* Loss of knowledge and experience in technical areas and client relationships. Partners rely on each others' expertise and knowledge of clients' business. It is very difficult to switch to running a one-person shop when one is used to daily communication about accounting and tax matters. Even with contacts in other CPA firms, the time involved in describing an accounting or tax problem and obtaining a solution becomes extensive; it takes much longer than walking to the next office and asking for help.

* Previous short-term goals and long-term strategic plans that become obsolete. Each firm, no matter the number of partners, has a position in the marketplace. In our firm, we had had a specialty in service to the health care industry, primarily doctors and nurses. Our short- and long-range plans had been to increase our accounting services to this group and to develop new products, such as general financial consulting for medical practices, internal controls and implementation of proper billing procedures. These plans had been based on my partner's relationship to a host of doctors who were willing to provide consulting contracts to the firm or provide new business leads for health maintenance organizations.

Without these key relationships, I was faced with developing a whole new view of the surviving company, its personality, service levels and the desirable types of clients to seek out. In addition, for continued survival, it was crucial to identify ways to replace the clients we were likely to lose. I found I needed to reassess the firm's direction and develop a diversified client base.



By September 1991, I had reached a turning point. I felt my options were to sell, merge or remain a sole practitioner. Each had its pitfalls. If I sold, I still had to earn a living. Most people wanted to merge - they were particularly interested in my focus on marketing. The last choice, remaining a sole practitioner, was an unacceptable option based on my experience so far.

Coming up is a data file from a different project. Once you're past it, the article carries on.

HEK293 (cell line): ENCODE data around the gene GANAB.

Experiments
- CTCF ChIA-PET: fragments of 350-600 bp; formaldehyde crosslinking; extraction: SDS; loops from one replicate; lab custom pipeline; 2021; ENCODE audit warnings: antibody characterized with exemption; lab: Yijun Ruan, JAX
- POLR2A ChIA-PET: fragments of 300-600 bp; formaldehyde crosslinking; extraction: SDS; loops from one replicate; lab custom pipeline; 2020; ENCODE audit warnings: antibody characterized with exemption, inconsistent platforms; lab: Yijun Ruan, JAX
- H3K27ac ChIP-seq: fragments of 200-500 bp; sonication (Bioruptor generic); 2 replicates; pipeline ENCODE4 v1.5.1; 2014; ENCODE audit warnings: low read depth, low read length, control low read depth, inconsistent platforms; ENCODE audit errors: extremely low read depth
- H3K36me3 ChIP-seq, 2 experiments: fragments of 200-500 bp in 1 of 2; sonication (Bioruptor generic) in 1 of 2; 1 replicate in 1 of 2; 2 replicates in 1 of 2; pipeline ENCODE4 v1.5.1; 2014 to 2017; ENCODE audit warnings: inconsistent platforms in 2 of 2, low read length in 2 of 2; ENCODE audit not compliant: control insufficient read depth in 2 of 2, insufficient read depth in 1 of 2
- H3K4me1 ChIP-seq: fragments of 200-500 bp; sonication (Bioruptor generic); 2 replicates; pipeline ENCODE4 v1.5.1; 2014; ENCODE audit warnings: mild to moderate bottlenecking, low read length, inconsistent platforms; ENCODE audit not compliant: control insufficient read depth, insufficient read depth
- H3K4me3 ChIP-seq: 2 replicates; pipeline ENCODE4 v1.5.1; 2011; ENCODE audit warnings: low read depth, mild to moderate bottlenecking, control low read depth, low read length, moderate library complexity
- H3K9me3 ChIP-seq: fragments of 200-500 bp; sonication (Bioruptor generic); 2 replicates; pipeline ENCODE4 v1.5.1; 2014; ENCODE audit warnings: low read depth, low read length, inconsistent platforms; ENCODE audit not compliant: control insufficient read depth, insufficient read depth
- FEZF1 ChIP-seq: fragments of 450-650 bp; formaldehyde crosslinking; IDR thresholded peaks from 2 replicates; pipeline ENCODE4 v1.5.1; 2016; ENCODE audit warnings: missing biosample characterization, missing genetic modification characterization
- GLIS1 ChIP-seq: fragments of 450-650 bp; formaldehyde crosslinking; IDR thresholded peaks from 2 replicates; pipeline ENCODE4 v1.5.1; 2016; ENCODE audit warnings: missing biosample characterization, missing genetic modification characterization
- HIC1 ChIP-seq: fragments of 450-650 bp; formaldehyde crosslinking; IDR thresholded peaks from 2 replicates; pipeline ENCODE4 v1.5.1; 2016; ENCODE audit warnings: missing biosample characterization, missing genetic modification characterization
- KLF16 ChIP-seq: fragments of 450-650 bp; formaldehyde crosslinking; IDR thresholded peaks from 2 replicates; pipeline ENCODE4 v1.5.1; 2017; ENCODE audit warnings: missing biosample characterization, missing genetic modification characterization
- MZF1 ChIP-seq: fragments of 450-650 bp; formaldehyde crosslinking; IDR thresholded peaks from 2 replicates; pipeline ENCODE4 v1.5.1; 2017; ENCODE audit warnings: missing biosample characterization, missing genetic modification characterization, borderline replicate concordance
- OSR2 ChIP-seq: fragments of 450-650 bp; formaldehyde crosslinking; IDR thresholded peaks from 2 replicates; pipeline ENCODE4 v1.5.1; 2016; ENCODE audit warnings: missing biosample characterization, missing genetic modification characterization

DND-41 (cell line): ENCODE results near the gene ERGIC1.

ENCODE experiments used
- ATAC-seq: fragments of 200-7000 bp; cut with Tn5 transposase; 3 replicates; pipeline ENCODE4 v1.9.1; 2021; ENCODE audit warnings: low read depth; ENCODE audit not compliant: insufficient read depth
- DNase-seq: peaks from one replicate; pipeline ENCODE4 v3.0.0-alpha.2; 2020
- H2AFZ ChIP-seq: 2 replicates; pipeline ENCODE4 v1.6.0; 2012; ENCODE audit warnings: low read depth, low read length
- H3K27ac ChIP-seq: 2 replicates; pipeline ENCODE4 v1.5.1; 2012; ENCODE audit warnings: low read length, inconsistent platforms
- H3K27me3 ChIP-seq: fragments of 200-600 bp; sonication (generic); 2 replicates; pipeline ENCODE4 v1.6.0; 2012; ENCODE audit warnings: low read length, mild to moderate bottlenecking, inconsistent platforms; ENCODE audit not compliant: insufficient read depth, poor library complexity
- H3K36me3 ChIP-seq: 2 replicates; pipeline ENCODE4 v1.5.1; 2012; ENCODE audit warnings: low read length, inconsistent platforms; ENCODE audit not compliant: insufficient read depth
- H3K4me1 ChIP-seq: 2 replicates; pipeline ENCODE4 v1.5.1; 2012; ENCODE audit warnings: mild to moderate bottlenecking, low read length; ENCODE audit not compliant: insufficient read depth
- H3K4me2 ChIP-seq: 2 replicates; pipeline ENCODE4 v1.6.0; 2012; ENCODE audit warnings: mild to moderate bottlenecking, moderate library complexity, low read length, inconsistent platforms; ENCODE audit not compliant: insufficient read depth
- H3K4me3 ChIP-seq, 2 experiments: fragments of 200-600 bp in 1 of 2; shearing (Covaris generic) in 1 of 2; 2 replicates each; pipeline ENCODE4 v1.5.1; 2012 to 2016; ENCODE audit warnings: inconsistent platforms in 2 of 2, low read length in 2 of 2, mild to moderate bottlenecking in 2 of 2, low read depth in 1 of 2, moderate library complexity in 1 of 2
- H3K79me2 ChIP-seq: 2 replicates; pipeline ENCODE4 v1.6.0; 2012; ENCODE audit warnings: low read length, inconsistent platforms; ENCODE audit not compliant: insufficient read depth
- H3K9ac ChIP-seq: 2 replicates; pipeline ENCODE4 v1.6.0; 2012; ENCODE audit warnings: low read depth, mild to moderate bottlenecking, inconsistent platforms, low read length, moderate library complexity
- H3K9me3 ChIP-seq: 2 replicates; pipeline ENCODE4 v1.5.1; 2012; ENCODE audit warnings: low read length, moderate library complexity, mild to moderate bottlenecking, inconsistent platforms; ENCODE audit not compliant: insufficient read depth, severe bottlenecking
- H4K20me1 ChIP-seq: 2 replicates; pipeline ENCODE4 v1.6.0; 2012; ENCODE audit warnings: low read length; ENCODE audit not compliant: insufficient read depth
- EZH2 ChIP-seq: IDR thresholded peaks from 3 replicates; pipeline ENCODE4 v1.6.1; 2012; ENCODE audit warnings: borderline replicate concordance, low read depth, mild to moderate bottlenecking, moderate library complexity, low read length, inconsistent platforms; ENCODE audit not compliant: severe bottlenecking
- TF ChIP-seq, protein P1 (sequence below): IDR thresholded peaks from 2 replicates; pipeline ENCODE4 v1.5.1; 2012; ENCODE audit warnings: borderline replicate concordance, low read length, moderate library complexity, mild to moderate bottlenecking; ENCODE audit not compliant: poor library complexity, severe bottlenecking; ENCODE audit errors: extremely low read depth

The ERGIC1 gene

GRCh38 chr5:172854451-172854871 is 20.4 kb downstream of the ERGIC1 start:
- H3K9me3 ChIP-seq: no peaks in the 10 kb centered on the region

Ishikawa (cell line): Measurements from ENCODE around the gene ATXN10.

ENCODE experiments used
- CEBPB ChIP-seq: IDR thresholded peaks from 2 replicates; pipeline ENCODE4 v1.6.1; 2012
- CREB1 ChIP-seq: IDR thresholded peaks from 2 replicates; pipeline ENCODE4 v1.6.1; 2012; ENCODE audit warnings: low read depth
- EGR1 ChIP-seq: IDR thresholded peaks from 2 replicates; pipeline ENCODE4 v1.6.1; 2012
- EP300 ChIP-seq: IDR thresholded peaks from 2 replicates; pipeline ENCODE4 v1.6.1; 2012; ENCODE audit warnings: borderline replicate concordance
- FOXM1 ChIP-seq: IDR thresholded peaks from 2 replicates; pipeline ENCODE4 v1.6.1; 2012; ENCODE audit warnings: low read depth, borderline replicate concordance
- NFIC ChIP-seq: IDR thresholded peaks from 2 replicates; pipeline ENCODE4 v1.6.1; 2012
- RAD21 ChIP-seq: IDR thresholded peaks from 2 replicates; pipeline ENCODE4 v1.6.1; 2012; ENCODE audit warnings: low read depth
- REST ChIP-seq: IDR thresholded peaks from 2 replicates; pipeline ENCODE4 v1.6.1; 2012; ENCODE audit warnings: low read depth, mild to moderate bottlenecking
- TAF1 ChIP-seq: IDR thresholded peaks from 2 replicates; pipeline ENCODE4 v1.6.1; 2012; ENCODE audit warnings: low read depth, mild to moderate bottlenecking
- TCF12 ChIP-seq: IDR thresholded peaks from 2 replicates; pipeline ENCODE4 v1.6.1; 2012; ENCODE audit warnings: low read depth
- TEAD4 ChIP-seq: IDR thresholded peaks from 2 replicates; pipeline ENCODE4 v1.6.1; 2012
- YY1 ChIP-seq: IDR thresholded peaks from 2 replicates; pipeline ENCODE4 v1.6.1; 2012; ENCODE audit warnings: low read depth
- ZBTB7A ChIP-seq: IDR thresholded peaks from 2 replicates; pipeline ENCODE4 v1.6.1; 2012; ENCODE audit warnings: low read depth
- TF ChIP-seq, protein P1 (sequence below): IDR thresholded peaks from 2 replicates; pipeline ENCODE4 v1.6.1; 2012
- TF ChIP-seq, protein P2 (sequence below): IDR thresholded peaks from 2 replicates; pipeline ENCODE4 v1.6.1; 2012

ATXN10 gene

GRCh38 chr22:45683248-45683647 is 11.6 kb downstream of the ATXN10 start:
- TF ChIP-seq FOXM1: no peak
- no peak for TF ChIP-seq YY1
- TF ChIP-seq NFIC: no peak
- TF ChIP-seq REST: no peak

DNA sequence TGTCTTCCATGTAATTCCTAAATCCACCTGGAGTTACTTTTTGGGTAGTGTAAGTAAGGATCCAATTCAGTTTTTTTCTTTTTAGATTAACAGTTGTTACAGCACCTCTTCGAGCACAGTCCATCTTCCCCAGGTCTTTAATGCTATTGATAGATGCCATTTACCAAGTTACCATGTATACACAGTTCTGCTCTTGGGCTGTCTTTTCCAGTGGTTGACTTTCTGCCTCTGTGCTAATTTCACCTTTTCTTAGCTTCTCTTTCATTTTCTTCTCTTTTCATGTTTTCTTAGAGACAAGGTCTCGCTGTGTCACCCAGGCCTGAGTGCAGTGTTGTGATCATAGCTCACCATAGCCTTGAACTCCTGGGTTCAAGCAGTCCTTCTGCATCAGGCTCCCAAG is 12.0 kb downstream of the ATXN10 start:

As my wife wanted to leave the San Francisco area, I tried selling first. I engaged a professional sales company experienced in selling accounting practices to sell the firm to the right buyer at the right price.

The results of this exercise were spectacularly dismal. Potential buyers, recognizing the difficulties I faced, made distress-sale offers. I received no satisfactory bids.

When selling a practice under duress, CPAs should follow these rules:

* Find a reputable broker who will represent the firm owner and not the buyers.

* Do not sign an exclusive contract with the broker.

* Come up with an independent practice valuation.

* Do nothing to give the impression it is a distress sale.

I ultimately decided a merger was the most attractive option despite my bad experiences in trying to sell the firm. A well-crafted merger combines each firm's strengths and permits more diversity. In the current marketplace, diversity is preferable, if not crucial.

I have since merged with three CPAs from whom I rented space after I moved out of my former offices. This arrangement offers economies of scale, diversity of specialization and less risk for the individual.


After my experience, I urge CPAs in firms with five or fewer partners to adopt at least these policies to avoid crises when a partner dies:

1. Regular partnership meetings to discuss the details of important engagements.

2. Better communication with other partners' clients.

Firms that implement these and other preventive maintenance measures will be glad they did if tragedy strikes.
COPYRIGHT 1993 American Institute of CPA's
No portion of this article can be reproduced without the express written permission from the copyright holder.
Copyright 1993, Gale Group. All rights reserved. Gale Group is a Thomson Corporation Company.

Article Details
Printer friendly Cite/link Email Feedback
Title Annotation:small accounting firm
Author:Nogle, Warren G.
Publication:Journal of Accountancy
Date:Oct 1, 1993
Previous Article:New rules proposed for joint activities of NPOs.
Next Article:Lessons taught by the courts.

Related Articles
Practice continuation agreements; no sole practitioner or small firm should be without one.
Benchmarks for success.
Benchmarking against the best.
A solution to firm retirement problems.
A good hire is hard to find.
Should Accounting Firms Incorporate?
Pass the baton without missing a beat: a succession plan minimizes disruption when a senior partner bows out.
An AICPA small firm champion: a former practitioner aims to give small firms a front-row seat at every table at the Institute.
Capturing the potential: how CPA firms are building successful financial services practices.

Terms of use | Privacy policy | Copyright © 2021 Farlex, Inc. | Feedback | For webmasters